The International Reach of New Media and Technologies


It is appropriate in thisinternational issue to describe one of the most fascinatinginternational meetings I attended as an observer, held in Washington,D.C., August 23-25, 1997. The Club of Rome, an internationalorganization of scientists, economists, philosophers, educators, andbusiness and political leaders explored for three days the positiveand potentially negative effects of information media. Theorganization's first annual conference in the U.S. since forming in1968 was co-hosted by the Smithsonian Institution.

The Club of Romeidentifies and analyzes global issues, tries to find solutions, andworks with decision makers at all levels of society. For thismeeting, papers and discussions addressed the followingtopics.

  • What is access to the global information society and how is it used?
  • Are new technologies instruments of democracy or authority?
  • Are new media traditional tools of education or new ways of learning?
  • D'es the information society encourage greater interaction or isolation?
  • Do information technologies promote global prosperity or disparity?

Preparingfor the Future

Speakers and panelistsrepresented 52 countries and five continents and included amongothers: Former President of Columbia Belisario Betancur; Lawrence R.Klein, Nobel Laureate, University of Pennsylvania (USA); HisashiOwada, Ambassador to the United Nations (Japan); and Ruud Lubbers,Former Prime Minister of the Netherlands. Other invited speakers wereMichael Dertouzos, Director of Laboratory for Computer Science, MIT(USA), and representatives from Microsoft, Xerox, British Telecom andPicture Telecom.

As stated by Club of RomeSecretary General Bertrand Schneider (France), "We organized thisinternational conference, our first wide-ranging discussion oninformation technologies, because governments, businesses andsocieties around the world must prepare for the profoundtransformations the new media revolution will cause."

A great deal of discussiondid occur among the participants. A few summary statementsare:

  • Political, business and educational leaders must themselves recognize the importance and the consequences of the information society.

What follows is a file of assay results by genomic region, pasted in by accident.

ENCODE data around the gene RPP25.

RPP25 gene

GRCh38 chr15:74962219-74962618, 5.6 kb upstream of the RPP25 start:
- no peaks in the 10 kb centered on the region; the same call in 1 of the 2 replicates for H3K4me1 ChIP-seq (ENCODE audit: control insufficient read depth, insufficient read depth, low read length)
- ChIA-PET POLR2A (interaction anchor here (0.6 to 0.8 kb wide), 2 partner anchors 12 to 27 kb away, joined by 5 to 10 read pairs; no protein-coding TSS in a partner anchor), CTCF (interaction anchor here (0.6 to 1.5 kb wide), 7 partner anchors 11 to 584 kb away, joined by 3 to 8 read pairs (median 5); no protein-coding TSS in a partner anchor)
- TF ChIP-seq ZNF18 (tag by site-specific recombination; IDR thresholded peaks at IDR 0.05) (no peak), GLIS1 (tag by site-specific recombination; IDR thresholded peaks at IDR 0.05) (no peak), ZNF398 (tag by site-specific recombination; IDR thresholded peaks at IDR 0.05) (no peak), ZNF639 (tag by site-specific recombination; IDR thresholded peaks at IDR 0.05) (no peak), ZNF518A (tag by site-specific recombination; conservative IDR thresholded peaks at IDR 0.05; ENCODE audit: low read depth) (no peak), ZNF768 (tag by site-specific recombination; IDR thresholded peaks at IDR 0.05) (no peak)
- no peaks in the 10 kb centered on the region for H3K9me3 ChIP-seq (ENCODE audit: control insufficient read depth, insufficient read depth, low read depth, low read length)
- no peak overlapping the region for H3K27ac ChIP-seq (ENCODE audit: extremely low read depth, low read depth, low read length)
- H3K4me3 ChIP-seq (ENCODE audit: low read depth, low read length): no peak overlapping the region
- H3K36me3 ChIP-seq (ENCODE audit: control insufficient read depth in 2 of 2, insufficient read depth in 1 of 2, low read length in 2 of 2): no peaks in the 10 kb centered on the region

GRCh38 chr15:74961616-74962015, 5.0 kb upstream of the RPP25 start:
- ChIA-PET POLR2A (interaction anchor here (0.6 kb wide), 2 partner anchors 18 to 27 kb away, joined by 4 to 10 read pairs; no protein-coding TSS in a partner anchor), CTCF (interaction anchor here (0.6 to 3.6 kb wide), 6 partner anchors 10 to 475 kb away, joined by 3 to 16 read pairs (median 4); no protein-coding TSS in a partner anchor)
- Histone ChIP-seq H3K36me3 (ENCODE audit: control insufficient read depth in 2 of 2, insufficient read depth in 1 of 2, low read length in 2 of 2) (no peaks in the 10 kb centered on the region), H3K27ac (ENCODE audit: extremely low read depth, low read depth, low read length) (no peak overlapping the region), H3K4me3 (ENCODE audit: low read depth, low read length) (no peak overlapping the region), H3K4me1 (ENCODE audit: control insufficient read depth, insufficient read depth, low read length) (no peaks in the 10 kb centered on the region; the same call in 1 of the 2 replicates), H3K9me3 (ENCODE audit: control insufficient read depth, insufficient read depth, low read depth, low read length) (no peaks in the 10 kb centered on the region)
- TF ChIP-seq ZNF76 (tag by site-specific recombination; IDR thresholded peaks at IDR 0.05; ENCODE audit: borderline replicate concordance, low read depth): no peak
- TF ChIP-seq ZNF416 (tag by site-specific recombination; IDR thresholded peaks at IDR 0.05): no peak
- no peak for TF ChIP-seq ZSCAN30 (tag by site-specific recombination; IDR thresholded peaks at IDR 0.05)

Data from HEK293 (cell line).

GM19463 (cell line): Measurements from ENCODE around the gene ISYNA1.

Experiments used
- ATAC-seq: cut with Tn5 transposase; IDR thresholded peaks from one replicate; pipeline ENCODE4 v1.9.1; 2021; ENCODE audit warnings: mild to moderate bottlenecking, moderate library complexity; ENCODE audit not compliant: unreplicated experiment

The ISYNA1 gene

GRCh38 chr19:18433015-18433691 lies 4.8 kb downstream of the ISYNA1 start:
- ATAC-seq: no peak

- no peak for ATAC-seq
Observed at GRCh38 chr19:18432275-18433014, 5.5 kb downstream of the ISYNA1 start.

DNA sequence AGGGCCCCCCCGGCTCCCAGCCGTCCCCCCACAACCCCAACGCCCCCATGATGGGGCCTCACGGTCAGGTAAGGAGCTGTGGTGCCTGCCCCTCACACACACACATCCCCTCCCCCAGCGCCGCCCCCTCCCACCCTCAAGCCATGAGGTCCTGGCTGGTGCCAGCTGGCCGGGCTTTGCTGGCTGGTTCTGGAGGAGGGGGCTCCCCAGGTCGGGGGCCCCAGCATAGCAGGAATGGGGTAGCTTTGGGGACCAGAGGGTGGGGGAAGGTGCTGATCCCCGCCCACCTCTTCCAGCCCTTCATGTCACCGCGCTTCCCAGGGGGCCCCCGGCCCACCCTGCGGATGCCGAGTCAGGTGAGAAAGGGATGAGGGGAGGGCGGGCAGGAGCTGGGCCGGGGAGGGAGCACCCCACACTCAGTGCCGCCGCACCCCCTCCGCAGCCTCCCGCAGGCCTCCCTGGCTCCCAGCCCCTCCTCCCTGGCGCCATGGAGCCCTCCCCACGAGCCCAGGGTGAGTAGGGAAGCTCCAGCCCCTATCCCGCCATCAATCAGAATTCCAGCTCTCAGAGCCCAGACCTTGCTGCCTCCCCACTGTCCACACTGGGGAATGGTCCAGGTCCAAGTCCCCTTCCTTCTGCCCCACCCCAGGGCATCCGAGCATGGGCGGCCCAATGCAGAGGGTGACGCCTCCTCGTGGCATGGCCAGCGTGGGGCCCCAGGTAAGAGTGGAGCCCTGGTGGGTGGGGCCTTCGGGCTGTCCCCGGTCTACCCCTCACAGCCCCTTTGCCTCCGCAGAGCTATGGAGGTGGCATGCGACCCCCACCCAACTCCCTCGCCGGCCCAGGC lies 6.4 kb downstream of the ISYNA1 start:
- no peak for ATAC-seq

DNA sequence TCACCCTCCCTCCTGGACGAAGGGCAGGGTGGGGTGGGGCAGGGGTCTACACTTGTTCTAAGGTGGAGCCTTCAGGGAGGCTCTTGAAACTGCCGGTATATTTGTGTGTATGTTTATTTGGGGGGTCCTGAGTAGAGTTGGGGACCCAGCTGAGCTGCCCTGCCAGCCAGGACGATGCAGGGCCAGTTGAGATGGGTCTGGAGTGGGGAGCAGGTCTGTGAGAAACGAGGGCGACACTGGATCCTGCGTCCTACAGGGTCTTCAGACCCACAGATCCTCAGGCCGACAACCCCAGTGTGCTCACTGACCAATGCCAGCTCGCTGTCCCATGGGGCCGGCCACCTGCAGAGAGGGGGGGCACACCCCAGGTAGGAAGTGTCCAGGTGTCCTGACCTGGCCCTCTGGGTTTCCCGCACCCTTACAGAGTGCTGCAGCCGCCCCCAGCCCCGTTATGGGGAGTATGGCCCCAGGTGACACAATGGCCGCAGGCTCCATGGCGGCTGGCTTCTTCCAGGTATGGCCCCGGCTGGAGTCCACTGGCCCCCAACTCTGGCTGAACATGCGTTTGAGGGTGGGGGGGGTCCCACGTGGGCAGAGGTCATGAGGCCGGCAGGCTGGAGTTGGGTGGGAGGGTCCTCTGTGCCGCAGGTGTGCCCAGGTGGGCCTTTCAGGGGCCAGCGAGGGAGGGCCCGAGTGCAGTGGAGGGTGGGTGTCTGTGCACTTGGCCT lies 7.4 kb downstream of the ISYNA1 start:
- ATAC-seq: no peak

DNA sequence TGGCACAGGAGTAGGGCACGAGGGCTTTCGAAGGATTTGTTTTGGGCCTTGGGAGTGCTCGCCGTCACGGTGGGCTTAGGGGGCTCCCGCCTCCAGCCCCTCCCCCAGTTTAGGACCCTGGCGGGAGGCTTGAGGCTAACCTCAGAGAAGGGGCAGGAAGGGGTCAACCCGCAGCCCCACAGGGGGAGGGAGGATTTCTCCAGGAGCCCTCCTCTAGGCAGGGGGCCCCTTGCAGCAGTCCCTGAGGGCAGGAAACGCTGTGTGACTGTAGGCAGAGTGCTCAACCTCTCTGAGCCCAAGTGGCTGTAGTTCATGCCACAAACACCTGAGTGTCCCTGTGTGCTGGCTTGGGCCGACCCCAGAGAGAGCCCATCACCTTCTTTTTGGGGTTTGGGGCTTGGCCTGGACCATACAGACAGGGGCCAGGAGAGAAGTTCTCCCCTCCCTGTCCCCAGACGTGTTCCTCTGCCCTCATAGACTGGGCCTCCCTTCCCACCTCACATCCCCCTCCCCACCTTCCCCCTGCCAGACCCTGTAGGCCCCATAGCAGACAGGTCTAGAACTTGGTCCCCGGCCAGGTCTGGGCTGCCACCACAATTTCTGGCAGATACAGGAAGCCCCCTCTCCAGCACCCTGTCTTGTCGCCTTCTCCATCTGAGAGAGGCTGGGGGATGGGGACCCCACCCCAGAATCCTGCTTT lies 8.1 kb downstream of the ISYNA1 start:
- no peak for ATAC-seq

• Information Technologies must be examined as assists to solutions of global issues, such as lifelong learning, avoidance of environmental pollution and the prevention of conflicts.
  • Increasing independence of nations, the emergence of world-wide problems and the future needs of all people pose predicaments beyond the capacity of individual countries to solve.
  • The positive effects of the New Media and Information Technologies can be enhanced and their negative consequences mitigated through participatory democracy -- consciousness of responsibilities, rights and duties, and the empowerment of all people.
  • New Information Technologies are accelerating changes in our societies. Global accessibility to information is essential for worldwide intercreativity and solidarity.
  • Though the United States has the lead at present, a need exists to move toward a more balanced infrastructure and distribution channels among various regions of the world.
  • Telecommunications, networking, the number of computers and access points to the Internet, and relative standing in terms of databases are now criteria used to assess a state's strengths, which are at least as reliable as the sole examination of the GNP or the military projection capabilities.
  • New Media can be powerful instruments of societal change. The question now becomes whether the use of the new media will revitalize the power of the people.


Amid the optimism, somecautions were expressed:

Underprivileged countriesrun the risk of being left out, falling even further behind. They canno longer simply offer cheap labor or access to raw materials sincethe benefits that these resources used to entail are increasinglylosing their value in relation to the economy ofinformation.

The right to informationas well as the right to learning -- which allows us to attain oureducational goals in a conscientious and unrestricted manner -- is afundamental pre-requisite for democracy in a very open global andinterdependent society. We are still far away from such anideal.

  • In lands inhabited by two-thirds of humanity, there is no distributive network for guaranteeing access to information as seen in advanced countries.
  • The accelerating rate of change poses the greatest threat to traditional education at every level, costs too much and produces a deficient product. Schools will either embrace new media and the world of information technology or be replaced.

At the end of the meetingseveral participants expressed an interest in creating anInternational Symposium on Information Technology, which will meetevery year starting in 1998. Also, The Club of Rome decided topublish the conclusions of the above conference, entitled "The GlobalInformation Society: How New Media Transforms Society." I shall behappy to notify T.H.E. Journal readers when it becomes available.

This article originally appeared in the 01/01/1998 issue of THE Journal.